Farmers' financial skills and drought research will receive a boost through a $3.9 billion fund designed to prepare Australia for future crippling dry spells.
Almost $90 million from the first annual $100 million Future Drought Fund payout has been allocated across a range of drought-proofing programs.
A $20 million program will help farmers develop and improve detailed business plans.
Agriculture David Littleproud says the scheme was designed to do more than put together a budget.
"This is about risk management tools, about understanding how you can hedge your products in international markets," he told ABC television on Wednesday.
Farmers will get improved climate data to guide decision-making through a $10 million boost for digital information services.
National Farmers' Federation president Fiona Simson welcomed the focus on managing financial and climatic risks.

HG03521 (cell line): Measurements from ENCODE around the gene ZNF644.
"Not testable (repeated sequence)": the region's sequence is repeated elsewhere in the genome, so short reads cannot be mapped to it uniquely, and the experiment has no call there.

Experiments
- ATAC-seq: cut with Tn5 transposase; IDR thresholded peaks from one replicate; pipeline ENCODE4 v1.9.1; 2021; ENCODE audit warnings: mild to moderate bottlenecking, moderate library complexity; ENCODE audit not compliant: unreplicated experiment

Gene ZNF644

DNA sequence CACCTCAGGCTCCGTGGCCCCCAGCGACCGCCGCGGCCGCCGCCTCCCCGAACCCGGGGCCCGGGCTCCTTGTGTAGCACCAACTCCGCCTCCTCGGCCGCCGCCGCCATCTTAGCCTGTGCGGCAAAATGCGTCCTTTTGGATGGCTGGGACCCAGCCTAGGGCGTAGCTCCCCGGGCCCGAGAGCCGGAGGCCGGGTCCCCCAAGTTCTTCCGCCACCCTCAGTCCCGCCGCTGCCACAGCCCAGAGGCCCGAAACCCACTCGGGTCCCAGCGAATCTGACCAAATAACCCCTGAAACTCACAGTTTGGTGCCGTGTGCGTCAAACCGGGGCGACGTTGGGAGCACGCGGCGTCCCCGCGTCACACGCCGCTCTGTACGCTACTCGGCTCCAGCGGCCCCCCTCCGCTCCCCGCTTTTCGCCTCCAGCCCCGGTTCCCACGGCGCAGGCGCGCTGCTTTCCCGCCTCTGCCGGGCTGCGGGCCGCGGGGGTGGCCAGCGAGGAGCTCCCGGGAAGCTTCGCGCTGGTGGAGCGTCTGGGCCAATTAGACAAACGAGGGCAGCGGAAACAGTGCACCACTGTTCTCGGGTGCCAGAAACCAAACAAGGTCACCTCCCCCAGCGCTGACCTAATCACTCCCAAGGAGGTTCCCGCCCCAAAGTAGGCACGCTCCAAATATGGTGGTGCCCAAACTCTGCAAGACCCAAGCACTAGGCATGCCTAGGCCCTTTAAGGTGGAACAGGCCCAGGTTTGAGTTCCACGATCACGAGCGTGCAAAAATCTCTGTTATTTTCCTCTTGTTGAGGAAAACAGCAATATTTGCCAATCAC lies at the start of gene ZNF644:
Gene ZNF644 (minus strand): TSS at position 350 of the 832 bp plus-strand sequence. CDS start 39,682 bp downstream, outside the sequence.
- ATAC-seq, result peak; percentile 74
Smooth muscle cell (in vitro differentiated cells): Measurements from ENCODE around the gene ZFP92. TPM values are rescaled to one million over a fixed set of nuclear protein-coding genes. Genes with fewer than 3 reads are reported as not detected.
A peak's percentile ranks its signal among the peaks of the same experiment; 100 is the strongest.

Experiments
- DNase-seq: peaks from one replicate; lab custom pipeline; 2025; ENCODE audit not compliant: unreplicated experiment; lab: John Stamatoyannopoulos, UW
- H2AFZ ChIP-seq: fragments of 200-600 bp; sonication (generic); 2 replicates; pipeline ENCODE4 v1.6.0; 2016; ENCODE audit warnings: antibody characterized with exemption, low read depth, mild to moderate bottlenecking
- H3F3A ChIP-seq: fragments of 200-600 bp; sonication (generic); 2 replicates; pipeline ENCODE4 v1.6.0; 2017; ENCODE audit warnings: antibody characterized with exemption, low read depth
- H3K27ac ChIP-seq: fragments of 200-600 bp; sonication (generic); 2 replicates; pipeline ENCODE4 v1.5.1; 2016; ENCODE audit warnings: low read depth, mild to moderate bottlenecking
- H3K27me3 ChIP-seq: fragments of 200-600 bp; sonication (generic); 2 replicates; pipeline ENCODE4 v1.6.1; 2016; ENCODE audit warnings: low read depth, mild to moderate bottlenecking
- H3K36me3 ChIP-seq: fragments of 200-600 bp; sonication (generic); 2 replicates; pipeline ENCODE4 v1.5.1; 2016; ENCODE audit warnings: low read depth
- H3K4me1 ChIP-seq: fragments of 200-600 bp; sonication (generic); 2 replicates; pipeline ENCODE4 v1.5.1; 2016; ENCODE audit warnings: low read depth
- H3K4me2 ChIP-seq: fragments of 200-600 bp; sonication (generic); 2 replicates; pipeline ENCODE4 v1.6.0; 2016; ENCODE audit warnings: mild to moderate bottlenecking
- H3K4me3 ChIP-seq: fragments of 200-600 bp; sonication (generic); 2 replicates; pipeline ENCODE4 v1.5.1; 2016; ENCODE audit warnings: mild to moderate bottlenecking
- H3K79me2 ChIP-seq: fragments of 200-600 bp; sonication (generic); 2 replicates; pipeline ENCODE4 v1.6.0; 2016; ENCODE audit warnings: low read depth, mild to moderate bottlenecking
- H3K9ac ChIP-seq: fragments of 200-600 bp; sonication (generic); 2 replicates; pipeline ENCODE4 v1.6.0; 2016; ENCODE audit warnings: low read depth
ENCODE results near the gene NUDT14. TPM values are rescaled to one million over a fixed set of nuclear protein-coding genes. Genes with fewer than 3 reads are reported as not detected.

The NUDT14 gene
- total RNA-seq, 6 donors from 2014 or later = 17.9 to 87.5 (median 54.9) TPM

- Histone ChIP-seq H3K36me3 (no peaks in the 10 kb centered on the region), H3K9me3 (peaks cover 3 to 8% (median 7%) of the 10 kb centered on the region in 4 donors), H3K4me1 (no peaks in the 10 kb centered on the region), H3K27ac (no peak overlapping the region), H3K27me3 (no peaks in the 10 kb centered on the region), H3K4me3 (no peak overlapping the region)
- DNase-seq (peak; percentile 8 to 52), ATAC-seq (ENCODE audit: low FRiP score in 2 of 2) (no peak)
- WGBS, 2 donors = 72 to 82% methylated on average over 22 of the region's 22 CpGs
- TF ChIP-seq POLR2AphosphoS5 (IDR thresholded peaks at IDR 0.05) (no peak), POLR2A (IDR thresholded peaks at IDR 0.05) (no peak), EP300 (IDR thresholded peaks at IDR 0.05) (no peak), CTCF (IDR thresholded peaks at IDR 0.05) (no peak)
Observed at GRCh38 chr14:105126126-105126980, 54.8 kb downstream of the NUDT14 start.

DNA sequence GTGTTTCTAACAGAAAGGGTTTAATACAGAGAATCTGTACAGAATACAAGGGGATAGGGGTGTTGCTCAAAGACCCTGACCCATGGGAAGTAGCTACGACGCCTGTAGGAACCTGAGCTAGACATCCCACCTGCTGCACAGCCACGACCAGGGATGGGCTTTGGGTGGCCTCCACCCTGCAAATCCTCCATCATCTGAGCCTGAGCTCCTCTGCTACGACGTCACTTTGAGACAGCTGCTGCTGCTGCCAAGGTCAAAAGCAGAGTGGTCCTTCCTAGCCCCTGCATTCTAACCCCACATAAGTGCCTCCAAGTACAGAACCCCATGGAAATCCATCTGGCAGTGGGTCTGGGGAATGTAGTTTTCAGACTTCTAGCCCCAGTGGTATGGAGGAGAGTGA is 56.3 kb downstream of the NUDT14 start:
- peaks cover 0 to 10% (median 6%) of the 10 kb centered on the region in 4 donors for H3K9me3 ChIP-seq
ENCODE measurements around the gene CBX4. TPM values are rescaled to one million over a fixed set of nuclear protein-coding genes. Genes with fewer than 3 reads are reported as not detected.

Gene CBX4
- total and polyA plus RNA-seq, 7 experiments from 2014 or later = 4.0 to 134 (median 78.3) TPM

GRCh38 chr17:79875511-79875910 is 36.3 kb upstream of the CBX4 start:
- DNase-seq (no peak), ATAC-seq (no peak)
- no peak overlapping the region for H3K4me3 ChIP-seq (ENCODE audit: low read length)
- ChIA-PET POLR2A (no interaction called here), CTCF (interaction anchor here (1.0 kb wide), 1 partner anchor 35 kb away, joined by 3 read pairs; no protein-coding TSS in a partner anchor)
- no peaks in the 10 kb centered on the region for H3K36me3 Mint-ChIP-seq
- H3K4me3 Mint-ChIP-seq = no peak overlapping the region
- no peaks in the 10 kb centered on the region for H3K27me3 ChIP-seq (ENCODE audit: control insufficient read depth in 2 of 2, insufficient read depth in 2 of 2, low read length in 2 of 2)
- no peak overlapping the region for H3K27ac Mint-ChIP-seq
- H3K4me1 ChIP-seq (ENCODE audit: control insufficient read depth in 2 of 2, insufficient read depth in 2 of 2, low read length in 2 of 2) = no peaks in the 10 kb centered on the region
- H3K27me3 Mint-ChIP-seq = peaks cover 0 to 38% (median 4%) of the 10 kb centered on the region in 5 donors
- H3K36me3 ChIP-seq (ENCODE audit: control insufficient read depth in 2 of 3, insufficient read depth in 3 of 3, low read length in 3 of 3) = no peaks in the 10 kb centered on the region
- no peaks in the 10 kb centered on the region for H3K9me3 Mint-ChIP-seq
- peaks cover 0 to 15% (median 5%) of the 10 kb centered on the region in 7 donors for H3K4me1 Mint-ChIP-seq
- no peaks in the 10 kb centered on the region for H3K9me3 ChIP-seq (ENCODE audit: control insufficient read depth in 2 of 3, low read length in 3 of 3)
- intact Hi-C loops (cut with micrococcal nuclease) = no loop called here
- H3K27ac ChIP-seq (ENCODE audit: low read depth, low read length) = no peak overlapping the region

"As a nation, we have not yet got drought preparation, management and recovery right but today represents a landmark step towards significant improvement," she said on Wednesday.
More than $20 million will be spent on drought research while $15 million will be funnelled towards natural resource management.
Alliances of local councils will be able to share in $10 million to develop regional drought plans.
"These programs will give farmers and communities the tools they need to prepare for, manage and sustain their livelihoods during droughts," Mr Littleproud said.
Labor has previously criticised the fund for spending just $100 million a year from 2020 despite being first announced at the height of the drought in 2018.
The Future Drought Fund is expected to rise from an initial $3.9 billion to $5 billion in 2028/29.